Dear Smiley: Recent accounts of cooking goofs reminded me of one that happened years ago, when I had just moved to Louisiana.
A former brother-in-law who lives in Nashville asked for a gumbo recipe, which I was happy to supply.
After making a batch for his family, they decided that Louisiana cuisine was a bit too spicy for them.
I don’t remember who made the mistake, but somehow the instruction to add three teaspoons of ground red pepper got changed to three tablespoons!
Dear Smiley: I have had many kitchen disasters, and still do after 20-something years of marriage, because I like to try new recipes.
But an old stand-by has always been crawfish étouffée my stepmother taught me years ago.
I have always thickened it with flour, but for some reason recently I grabbed the corn starch.
Well, I ended up using quite a bit of the stuff, and the étouffée became the consistency of canned dog food.
It tasted OK, but the texture was disgusting. After a family vote, we went out for Chinese food.
Dear Smiley: I recently noticed the following sign outside a local store: “The number of Americans catching the flu each year could be reduced by 60 percent when you get a flu shot.”
When I get a flu shot? That’s sure putting a lot of responsibility on me.
Dear Smiley: Following the thread of Diane Martin about flowery words in obits, I’m reminded of the funeral of a prominent man in the community which my mother attended.
She said the preacher went on and on about all the wonderful attributes of the deceased, while everyone knew of his shady other side.
When he had finished with all the wonderful things about this man, the prominent drunk of the community stood up and said, “Now, I’ve got something to say...”
Well, he was ushered out faster than you can say Jack Daniels!
JOYCE H. BABIN
Just stop it!
Dear Smiley: Your reader’s complaint about the number of funerals he’d attended lately reminds me of a similar situation among my in-laws a while back.
During one period, we had so many deaths and marriages in the family that I was spending far too much time in church.
But I hit upon a solution: I declared a moratorium. Nobody was allowed to die or get married for six months.
Believe it or not, it worked.
Dear Smiley: On a recent trip to my doctor for a checkup, he commented that I had gained a few pounds since my last visit. (I’ve been retired for a number of years.)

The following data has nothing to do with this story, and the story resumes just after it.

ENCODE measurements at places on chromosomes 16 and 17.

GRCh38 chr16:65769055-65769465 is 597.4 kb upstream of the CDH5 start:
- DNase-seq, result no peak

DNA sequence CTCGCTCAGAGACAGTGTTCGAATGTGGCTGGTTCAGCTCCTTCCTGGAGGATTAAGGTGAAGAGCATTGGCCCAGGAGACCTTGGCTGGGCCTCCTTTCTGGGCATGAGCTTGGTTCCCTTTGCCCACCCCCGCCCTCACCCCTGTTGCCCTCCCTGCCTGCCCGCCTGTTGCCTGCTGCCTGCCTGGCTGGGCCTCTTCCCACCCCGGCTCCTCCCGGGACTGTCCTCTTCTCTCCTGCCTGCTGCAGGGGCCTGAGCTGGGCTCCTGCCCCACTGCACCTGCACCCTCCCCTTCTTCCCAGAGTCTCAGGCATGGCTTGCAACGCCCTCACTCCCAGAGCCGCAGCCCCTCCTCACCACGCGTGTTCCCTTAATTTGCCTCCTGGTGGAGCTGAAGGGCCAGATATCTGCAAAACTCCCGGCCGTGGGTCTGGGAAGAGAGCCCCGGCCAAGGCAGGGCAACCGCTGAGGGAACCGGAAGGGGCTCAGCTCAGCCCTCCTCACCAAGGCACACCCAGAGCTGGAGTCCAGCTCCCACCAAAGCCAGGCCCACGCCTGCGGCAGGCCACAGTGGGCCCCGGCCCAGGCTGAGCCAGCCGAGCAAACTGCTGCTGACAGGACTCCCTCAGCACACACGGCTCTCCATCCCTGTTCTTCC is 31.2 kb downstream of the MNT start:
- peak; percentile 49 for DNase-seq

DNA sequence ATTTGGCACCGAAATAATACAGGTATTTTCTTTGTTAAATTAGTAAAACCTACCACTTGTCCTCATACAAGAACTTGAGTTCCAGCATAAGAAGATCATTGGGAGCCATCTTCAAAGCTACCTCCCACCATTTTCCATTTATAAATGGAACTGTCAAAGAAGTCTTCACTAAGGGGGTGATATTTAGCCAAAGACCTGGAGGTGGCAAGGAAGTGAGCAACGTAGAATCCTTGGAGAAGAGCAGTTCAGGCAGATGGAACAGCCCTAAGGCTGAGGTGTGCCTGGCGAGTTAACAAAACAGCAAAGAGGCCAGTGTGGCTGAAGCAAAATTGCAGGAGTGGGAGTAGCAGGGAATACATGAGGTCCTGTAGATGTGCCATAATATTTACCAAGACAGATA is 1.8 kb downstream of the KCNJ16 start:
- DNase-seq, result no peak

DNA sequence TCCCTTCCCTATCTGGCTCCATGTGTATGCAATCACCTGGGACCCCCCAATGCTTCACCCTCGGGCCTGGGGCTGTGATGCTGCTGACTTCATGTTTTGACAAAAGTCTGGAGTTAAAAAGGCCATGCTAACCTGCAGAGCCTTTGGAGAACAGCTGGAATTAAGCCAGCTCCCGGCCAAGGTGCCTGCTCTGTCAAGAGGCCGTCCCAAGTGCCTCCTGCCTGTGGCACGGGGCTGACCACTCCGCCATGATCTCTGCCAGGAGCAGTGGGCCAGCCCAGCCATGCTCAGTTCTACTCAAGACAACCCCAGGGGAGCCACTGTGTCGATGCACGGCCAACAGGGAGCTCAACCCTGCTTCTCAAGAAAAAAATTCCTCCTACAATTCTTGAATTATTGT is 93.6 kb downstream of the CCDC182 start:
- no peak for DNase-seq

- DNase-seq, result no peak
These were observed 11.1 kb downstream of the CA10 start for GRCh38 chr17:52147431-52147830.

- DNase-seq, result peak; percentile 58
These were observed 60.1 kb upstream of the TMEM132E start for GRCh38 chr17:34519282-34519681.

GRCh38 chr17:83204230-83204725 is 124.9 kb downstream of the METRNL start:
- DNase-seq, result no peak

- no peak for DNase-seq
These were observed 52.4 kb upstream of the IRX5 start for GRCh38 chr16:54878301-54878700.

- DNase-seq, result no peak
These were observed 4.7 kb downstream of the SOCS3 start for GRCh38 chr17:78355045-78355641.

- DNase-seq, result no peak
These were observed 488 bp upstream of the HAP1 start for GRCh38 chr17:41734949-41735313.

I mentioned that it was probably overindulgence on my part due to the holiday season (Thanksgiving through Mardi Gras).
He asked me what I was doing for exercise.
I told him that during the winter months it consisted of getting up from my reading/TV chair, wandering to another room in the house, wondering what I went there for and traveling back to my chair.
He was not impressed.
FRED SPAGNA SR.
Dear Smiley: Three random thoughts for seniors:
The biggest lie I tell myself is, “I don’t need to write that down, I’ll remember it.”
I don’t have white hair, I have wisdom highlights.
At my age, “getting lucky” means I walk into a room and remember what I came for.
The humor cure
Dear Smiley: Saw a great quote that reminded me of one of the benefits of your column:
“Good humor is a tonic for mind and body. It is the best antidote for anxiety and depression. It is a business asset. It attracts and keeps friends. It lightens human burdens. It is the direct route to serenity and contentment.”
Dear Smiley: I have a pair of soft-top boots that I don’t wear often. I rolled up a newspaper and put in each one, so they stand up in the closet.
I got them out last night to wear them, and decided to look at the papers.
One of them just happened to be the Metro/State section with your column on the front page.
The picture’s a little different, but the column is still the same. The date on the paper is Friday, January 26, 1996.
Wow, those are some old boots!
Dear Algie: And wow, that is some old columnist!
Write Smiley at Smiley@theadvocate.com. He can also be reached by fax at (225) 388-0351 or mail at P.O. Box 588, Baton Rouge, LA 70821.